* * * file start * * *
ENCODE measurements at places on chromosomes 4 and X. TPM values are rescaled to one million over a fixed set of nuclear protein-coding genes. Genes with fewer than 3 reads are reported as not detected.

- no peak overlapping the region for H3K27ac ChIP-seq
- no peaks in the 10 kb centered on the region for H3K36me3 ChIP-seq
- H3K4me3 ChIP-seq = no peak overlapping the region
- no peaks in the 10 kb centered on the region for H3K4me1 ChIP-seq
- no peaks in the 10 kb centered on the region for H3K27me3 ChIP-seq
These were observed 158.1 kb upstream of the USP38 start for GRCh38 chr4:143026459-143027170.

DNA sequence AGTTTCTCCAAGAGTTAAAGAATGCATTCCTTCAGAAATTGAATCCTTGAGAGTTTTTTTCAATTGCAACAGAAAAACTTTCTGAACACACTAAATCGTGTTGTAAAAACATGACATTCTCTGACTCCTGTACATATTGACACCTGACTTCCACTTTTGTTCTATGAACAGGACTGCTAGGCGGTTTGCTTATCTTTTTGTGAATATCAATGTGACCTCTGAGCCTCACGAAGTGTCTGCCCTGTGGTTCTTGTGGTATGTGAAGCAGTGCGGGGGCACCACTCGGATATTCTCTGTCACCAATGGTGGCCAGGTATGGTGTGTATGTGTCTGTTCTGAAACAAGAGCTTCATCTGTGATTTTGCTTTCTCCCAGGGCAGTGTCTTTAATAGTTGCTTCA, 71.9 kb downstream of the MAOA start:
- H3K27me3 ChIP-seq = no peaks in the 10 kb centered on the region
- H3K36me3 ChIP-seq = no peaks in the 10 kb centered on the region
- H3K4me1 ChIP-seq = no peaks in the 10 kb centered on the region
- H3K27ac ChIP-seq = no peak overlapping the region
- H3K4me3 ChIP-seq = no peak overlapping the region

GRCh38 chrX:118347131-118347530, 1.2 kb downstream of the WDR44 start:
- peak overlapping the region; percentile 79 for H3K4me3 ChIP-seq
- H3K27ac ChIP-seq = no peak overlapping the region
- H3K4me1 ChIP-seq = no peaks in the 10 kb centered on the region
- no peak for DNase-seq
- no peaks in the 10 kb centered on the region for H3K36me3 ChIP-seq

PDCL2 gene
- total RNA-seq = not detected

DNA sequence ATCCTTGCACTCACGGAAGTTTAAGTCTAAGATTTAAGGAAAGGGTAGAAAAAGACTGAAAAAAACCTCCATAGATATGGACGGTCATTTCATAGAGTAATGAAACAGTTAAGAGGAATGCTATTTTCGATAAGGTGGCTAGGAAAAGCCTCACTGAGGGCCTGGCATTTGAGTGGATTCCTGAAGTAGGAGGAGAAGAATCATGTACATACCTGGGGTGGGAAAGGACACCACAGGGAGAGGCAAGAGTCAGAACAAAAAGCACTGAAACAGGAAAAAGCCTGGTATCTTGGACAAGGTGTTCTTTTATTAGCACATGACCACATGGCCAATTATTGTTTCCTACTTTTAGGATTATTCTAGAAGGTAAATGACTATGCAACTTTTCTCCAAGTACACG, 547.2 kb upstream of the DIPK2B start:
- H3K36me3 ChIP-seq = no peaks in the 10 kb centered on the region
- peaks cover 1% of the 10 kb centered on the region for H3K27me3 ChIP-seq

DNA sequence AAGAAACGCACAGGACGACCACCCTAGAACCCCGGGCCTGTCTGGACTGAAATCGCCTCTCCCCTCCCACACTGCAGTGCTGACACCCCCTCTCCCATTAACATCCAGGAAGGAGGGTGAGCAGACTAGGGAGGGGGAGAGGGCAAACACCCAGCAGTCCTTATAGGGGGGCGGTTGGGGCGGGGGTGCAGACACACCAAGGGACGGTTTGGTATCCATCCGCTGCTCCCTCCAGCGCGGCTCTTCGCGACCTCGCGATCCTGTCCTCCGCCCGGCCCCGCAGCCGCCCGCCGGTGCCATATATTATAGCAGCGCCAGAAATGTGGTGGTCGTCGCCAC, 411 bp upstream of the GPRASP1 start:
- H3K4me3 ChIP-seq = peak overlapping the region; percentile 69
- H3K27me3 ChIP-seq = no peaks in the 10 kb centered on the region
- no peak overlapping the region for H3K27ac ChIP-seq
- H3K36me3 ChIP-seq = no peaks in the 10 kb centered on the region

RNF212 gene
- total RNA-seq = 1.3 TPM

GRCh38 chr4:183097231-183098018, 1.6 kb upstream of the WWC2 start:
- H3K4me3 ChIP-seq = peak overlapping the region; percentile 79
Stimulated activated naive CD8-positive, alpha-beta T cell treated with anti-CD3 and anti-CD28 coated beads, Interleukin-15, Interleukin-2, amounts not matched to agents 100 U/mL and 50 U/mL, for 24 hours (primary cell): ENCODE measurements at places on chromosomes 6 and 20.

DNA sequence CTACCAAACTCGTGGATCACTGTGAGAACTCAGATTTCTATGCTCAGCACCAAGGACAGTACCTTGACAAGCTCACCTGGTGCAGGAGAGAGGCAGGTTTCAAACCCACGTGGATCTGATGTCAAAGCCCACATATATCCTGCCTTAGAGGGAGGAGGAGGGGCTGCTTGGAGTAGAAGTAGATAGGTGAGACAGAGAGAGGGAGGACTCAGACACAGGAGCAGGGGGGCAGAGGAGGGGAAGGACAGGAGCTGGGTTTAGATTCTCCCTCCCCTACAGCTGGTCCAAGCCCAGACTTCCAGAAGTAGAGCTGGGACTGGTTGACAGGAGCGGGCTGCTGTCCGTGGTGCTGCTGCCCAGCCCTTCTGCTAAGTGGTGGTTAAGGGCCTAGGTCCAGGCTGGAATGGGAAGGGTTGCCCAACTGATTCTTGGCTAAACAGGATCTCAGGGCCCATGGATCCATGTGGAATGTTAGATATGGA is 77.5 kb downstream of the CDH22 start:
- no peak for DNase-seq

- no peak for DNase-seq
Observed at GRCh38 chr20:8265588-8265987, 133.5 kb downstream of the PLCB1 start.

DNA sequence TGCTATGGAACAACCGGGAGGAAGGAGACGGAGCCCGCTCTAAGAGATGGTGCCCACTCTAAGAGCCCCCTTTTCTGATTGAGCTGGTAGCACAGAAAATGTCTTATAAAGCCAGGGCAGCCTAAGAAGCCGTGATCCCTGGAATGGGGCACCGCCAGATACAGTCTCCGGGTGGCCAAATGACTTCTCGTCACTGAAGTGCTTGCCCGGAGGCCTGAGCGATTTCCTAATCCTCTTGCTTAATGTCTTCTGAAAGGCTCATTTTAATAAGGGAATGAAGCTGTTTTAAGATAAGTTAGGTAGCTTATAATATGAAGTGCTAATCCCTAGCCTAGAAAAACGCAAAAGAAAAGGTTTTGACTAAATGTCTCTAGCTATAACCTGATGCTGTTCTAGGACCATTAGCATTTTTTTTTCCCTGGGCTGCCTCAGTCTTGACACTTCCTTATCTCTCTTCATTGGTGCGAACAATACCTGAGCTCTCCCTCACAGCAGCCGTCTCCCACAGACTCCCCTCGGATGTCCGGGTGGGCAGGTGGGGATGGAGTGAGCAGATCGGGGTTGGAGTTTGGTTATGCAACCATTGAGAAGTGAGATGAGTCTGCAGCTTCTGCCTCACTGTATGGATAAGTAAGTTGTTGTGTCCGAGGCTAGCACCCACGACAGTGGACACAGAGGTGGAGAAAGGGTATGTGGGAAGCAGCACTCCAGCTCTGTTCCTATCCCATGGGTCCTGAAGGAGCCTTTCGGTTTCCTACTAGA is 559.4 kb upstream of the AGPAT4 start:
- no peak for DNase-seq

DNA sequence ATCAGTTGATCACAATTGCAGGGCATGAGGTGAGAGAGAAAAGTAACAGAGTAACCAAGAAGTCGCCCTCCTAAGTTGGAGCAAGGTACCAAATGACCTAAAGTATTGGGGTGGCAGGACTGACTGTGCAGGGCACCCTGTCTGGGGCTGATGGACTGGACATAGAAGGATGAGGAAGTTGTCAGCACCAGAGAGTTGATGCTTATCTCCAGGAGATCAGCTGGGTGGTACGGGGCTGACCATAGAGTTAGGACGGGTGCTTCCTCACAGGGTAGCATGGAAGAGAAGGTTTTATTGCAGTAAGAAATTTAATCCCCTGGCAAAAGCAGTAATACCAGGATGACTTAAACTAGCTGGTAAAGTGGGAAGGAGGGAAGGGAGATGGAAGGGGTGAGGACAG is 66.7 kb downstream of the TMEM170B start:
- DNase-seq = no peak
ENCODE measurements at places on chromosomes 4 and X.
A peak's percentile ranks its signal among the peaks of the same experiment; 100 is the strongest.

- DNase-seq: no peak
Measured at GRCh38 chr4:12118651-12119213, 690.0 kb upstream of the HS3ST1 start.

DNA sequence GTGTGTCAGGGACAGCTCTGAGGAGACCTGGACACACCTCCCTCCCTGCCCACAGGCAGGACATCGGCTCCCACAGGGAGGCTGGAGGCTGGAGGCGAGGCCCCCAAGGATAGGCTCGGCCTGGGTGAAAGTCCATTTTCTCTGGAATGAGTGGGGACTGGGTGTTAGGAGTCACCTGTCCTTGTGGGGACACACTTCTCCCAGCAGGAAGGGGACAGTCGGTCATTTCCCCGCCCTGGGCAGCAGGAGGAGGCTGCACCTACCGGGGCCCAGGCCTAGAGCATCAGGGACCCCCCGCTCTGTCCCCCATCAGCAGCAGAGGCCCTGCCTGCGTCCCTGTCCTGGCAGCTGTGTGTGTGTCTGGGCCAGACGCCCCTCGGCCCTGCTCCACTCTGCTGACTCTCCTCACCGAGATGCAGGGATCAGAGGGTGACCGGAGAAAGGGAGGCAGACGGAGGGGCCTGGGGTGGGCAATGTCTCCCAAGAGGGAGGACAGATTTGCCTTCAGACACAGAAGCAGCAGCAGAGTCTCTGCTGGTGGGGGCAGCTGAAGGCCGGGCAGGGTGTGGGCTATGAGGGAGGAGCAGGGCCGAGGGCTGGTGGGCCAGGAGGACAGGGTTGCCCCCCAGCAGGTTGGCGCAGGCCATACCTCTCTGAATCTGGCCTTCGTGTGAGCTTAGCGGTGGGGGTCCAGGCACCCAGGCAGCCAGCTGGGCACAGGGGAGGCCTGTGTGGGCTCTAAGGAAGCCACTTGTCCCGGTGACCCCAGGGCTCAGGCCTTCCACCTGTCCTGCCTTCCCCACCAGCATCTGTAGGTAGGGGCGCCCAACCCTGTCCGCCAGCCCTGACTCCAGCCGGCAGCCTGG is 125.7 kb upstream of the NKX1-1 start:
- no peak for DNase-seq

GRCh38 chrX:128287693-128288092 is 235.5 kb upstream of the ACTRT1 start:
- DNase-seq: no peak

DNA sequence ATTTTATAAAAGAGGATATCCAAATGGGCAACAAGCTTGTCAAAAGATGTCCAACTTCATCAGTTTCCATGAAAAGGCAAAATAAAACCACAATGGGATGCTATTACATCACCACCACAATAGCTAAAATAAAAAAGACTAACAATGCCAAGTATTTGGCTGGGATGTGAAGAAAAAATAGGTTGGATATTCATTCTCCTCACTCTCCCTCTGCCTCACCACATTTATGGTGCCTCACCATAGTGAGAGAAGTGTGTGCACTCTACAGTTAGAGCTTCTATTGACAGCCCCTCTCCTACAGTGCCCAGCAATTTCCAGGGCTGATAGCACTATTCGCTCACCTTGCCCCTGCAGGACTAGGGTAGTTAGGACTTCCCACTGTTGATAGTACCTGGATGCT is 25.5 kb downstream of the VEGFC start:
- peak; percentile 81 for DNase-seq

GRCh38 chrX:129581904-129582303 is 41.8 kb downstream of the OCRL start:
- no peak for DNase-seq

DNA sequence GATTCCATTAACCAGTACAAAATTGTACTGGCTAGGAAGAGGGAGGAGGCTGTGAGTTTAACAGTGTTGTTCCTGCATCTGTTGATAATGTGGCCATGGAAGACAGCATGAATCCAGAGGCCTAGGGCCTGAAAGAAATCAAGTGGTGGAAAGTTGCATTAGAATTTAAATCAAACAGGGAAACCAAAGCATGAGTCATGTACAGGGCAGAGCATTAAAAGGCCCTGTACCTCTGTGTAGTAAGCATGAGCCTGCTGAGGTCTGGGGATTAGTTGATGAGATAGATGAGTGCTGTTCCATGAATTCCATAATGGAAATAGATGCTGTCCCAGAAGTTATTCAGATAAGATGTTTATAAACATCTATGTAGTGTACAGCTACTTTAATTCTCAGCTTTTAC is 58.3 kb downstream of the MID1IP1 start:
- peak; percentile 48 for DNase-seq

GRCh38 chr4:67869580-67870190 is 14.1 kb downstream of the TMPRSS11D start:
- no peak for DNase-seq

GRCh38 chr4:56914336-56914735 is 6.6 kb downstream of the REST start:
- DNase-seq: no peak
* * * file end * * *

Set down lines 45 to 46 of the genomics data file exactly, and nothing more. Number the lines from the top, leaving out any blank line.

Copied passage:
- DNase-seq: no peak
Measured at GRCh38 chr4:12118651-12119213, 690.0 kb upstream of the HS3ST1 start.